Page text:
How Meditation Might Help Your Winter Workouts
Posted November 12, 2018 2:34 p.m. EST
For many of us, the shorter, chillier days of autumn can dampen our enthusiasm for exercise. But a new study suggests that some simple techniques might shore up our commitment to being physically active as the seasons change, and one of them, surprisingly, is to learn to meditate.
Among exercise scientists and enthusiasts, November is recognized as a Rubicon. Many committed, experienced exercisers will continue to be active during this month and the remainder of the winter.
But others’ willingness can waver at this time of year, and they become more sedentary.
A study of exercise behavior published earlier this year found that, on average, people moved about 11 fewer minutes per day in winter than during the summer.
Since for some people, 11 minutes represents much of their daily activity time, this drop-off is substantial and worrisome.
But little research has delved into how to combat the seasonal drift toward inactivity.
So for the new study, which was published in September in Medicine & Science in Sports & Exercise, researchers at the University of Wisconsin-Madison, Iowa State University and other institutions set out to examine different ways to inspire people to keep moving as a Midwestern winter approached.
For a variety of reasons, they focused on having people start a regular, structured exercise routine or learn mindfulness meditation. The first option, using workouts to combat inactivity, makes intuitive sense. But mindfulness, which is primarily a mental exercise, might seem a more unlikely way to motivate people to move.
The researchers, however, who already were studying the effects of exercise and mindfulness on the risk for colds, suspected that both programs might alter how people felt about their bodies, which could sway whether they remained in motion throughout the year.
To find out, they recruited 49 healthy but inactive men and women who had never meditated and, beginning in late summer, asked each to wear an activity monitor for a week. The monitors tracked how much the men and women walked and otherwise moved throughout the day.
Then they randomly assigned the volunteers to start exercising, meditating or continue with their normal lives as a control group.
The exercisers’ weekly program consisted of unsupervised walking or jogging, with the aim of working out for at least 20 minutes a day and ideally for 40 minutes or more. Once a week they also visited the university for several hours of instruction and a group workout.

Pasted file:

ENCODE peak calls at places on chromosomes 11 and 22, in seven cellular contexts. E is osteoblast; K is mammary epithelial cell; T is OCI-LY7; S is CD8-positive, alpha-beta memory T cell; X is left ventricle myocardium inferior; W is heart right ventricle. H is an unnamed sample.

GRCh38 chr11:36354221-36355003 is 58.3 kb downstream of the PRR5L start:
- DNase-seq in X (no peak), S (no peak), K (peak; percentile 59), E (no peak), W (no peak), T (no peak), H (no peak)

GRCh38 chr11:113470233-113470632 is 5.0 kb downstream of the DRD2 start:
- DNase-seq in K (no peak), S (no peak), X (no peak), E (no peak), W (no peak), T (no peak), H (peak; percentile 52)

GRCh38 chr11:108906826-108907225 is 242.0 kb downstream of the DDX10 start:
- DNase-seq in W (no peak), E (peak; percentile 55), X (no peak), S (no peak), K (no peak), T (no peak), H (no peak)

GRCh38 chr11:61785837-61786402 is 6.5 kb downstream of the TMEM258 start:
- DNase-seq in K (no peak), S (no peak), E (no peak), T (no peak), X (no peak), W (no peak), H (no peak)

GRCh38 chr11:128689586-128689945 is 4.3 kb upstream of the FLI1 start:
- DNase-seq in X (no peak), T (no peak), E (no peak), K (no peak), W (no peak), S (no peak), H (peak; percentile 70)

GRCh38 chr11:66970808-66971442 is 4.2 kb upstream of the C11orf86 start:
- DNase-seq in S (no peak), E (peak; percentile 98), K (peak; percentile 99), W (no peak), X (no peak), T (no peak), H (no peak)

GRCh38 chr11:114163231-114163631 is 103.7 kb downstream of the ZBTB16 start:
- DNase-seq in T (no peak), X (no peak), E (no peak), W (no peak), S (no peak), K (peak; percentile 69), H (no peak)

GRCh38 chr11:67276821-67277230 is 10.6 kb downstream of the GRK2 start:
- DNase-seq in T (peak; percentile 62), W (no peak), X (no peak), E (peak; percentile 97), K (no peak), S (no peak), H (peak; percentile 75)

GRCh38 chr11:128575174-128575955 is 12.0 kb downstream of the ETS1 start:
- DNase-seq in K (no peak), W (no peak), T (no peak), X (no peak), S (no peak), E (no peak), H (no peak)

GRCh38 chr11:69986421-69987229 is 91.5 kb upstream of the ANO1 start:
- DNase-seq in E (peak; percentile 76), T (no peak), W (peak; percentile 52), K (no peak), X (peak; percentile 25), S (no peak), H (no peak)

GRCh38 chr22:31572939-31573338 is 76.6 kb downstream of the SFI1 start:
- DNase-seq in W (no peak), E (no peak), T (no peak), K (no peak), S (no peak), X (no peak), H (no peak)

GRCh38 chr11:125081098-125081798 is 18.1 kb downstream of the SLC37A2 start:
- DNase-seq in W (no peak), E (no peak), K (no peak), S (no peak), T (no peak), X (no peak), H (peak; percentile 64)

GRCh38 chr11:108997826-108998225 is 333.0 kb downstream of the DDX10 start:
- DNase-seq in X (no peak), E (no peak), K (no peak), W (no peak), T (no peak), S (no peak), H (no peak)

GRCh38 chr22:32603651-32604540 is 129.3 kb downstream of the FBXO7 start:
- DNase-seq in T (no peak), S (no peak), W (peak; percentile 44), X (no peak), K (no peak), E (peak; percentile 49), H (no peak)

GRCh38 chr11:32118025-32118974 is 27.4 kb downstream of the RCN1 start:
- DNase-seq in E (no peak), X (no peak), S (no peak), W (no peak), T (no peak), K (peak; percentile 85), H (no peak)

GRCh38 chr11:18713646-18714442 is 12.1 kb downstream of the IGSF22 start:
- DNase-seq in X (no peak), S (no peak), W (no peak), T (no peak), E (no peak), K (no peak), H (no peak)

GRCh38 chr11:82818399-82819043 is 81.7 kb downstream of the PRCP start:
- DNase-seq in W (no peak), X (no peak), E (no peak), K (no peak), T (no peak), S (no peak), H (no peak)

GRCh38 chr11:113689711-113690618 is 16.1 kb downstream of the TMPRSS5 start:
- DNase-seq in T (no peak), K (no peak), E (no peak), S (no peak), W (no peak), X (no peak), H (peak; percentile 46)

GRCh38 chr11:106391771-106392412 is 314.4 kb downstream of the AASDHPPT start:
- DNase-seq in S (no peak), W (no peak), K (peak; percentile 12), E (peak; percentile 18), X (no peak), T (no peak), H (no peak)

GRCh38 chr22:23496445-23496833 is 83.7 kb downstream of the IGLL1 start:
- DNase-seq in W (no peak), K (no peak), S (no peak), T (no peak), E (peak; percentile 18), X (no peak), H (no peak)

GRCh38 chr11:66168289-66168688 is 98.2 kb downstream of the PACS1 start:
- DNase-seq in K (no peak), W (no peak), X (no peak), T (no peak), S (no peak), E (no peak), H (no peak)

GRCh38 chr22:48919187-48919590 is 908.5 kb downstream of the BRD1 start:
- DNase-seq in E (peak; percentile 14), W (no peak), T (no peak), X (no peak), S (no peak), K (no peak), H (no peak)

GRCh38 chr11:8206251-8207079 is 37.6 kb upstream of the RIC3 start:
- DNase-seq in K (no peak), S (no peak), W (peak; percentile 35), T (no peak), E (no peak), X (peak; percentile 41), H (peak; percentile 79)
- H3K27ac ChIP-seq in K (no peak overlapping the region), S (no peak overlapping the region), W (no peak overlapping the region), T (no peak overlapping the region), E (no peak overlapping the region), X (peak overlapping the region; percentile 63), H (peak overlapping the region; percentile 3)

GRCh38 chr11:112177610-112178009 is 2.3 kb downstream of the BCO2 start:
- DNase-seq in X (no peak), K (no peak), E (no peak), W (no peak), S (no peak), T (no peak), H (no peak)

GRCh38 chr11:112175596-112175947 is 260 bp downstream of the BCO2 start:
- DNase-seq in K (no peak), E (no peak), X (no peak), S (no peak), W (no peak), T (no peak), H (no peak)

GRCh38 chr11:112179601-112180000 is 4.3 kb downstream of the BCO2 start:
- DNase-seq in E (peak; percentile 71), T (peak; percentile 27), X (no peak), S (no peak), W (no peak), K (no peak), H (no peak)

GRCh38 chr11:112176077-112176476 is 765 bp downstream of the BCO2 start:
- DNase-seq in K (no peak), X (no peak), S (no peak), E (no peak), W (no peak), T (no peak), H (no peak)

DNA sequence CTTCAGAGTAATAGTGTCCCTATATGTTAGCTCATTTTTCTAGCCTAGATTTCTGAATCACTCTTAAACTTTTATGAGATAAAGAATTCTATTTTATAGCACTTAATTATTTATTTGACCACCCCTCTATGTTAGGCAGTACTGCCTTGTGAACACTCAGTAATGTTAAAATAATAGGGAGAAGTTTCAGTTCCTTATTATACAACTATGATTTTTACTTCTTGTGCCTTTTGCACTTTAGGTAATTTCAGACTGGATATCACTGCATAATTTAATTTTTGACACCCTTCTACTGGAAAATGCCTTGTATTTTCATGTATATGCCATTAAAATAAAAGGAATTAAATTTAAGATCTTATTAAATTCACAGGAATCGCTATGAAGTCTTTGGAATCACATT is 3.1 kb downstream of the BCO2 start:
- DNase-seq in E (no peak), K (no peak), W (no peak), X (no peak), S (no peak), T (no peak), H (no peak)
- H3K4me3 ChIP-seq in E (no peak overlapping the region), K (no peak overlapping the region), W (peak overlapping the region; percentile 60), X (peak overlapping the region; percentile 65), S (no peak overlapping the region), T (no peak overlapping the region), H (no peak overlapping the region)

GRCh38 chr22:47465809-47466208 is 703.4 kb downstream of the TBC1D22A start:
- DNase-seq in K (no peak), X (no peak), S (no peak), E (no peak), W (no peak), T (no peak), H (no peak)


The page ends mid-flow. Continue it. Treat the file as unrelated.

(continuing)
Meanwhile, the mindfulness group was learning to meditate, following a standard mindfulness instruction program that focuses on attending to the present moment and checking in on how your body feels. The people in this group practiced body scans and mindful walking, in addition to the usual quiet, seated meditations. Like those in the exercise group, they attended a weekly session on campus, but most of their meditations were completed at home.
Both of these programs lasted for two months, which, in this study, took people through September and October and into the early days of November.
Then, with winter on the horizon, the volunteers, including those in the control group, wore an activity monitor for another week. None of them knew that the study’s aim was to track their activities; they thought it was looking at colds.
But the two programs did seem to have had an influence, according to data from the monitors. Most noticeably, the men and women in the control group were much less active now, in the late fall, than they had been in the summer, averaging almost 18 fewer minutes a day of walking and otherwise moving about.
But the men and women in the other two groups had not become quite so inactive, although they were no longer being asked to exercise or meditate. They were moving a bit less than they had been in the summertime, but only by about six minutes a day.
These results surprised the researchers, says Jacob Meyer, an assistant professor of kinesiology at Iowa State, who conducted the study with Bruce Barrett and other colleagues. They had expected the exercise program to get people familiar with and interested in the idea of moving, he says. “But we did not expect the mindfulness training to have the effect that it had,” he says.
How an introduction to meditation prodded people to stay relatively active as winter approached is not clear, he says.
The researchers also cannot say from this study why the exercise program likewise motivated people to remain active in autumn, or why it was not more effective than learning to meditate.
But Meyer suspects that each program may have increased people’s sense of integration with their bodies and nudged them to be somewhat more aware of whether, how and when they moved.
He and his colleagues hope larger future studies will help them tease out which aspects of each program were most helpful and whether combining exercise and mindfulness might be more effective at keeping people active than either approach alone, even as winter sets in.